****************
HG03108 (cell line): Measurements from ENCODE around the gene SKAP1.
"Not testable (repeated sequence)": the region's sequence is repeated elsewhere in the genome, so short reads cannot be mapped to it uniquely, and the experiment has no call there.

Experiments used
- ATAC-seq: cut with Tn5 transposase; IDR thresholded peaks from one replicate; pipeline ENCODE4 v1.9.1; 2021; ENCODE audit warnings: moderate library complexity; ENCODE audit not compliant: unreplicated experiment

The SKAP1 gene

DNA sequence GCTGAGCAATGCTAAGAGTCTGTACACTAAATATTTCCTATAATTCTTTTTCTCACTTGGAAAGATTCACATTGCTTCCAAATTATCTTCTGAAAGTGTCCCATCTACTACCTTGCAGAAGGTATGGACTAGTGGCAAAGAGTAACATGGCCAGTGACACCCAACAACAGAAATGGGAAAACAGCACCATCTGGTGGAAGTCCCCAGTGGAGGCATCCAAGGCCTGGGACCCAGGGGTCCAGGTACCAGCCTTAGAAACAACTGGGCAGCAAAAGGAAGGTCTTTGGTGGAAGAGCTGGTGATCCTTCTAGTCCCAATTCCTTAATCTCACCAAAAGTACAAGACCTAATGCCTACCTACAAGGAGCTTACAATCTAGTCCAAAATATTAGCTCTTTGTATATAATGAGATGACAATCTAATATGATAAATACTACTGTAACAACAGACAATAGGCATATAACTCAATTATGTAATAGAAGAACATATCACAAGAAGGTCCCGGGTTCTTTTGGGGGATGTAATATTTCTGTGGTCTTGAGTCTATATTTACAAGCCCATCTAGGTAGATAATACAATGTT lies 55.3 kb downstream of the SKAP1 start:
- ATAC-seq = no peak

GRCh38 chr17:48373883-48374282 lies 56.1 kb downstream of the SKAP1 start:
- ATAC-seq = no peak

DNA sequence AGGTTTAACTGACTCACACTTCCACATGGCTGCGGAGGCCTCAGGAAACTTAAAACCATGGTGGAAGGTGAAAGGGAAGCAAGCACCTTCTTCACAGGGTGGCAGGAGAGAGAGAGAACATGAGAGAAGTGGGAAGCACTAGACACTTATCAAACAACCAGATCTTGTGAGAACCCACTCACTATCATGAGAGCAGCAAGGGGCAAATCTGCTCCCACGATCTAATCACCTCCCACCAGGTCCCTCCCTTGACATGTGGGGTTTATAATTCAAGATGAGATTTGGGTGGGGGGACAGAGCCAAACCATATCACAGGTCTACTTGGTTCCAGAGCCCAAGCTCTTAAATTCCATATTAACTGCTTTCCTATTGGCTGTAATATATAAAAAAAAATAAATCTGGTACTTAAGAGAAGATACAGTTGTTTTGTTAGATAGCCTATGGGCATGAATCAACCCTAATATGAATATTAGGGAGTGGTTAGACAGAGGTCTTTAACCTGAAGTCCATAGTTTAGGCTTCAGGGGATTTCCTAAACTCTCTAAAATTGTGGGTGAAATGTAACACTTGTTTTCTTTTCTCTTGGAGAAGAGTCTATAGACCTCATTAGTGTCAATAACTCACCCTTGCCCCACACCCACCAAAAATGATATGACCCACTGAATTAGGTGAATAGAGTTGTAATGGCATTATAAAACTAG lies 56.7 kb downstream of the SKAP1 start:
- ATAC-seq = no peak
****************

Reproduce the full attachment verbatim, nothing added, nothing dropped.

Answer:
HG03108 (cell line): Measurements from ENCODE around the gene SKAP1.
"Not testable (repeated sequence)": the region's sequence is repeated elsewhere in the genome, so short reads cannot be mapped to it uniquely, and the experiment has no call there.

Experiments used
- ATAC-seq: cut with Tn5 transposase; IDR thresholded peaks from one replicate; pipeline ENCODE4 v1.9.1; 2021; ENCODE audit warnings: moderate library complexity; ENCODE audit not compliant: unreplicated experiment

The SKAP1 gene

DNA sequence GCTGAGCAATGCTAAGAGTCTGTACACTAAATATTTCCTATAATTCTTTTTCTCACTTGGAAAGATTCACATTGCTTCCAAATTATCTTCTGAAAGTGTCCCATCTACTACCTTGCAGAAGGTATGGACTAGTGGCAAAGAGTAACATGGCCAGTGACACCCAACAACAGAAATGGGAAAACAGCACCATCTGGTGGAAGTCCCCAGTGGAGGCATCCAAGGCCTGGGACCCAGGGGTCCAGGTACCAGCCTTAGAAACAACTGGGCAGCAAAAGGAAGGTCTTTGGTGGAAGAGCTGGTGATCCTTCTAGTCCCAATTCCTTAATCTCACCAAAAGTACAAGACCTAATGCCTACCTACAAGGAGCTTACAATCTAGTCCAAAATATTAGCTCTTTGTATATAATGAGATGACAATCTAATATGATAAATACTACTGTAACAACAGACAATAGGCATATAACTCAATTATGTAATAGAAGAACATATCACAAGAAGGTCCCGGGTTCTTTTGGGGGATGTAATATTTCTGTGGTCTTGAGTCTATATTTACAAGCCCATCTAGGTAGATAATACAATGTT lies 55.3 kb downstream of the SKAP1 start:
- ATAC-seq = no peak

GRCh38 chr17:48373883-48374282 lies 56.1 kb downstream of the SKAP1 start:
- ATAC-seq = no peak

DNA sequence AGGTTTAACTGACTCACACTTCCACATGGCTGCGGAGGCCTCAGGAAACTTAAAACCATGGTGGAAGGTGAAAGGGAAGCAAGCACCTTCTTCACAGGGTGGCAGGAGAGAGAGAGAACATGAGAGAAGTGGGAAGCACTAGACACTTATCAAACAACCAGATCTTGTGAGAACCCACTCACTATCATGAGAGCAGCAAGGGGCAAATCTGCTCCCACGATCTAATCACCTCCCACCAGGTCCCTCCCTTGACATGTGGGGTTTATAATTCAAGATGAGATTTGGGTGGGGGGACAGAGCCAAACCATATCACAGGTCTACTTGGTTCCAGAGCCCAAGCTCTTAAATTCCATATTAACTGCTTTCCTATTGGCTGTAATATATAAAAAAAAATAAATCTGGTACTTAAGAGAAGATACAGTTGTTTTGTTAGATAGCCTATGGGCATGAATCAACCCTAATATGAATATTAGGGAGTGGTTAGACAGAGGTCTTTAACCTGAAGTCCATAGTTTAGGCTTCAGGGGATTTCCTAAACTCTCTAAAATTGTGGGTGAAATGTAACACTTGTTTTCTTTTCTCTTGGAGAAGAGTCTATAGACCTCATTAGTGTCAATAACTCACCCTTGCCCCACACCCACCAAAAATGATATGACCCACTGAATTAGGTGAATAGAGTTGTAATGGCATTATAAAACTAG lies 56.7 kb downstream of the SKAP1 start:
- ATAC-seq = no peak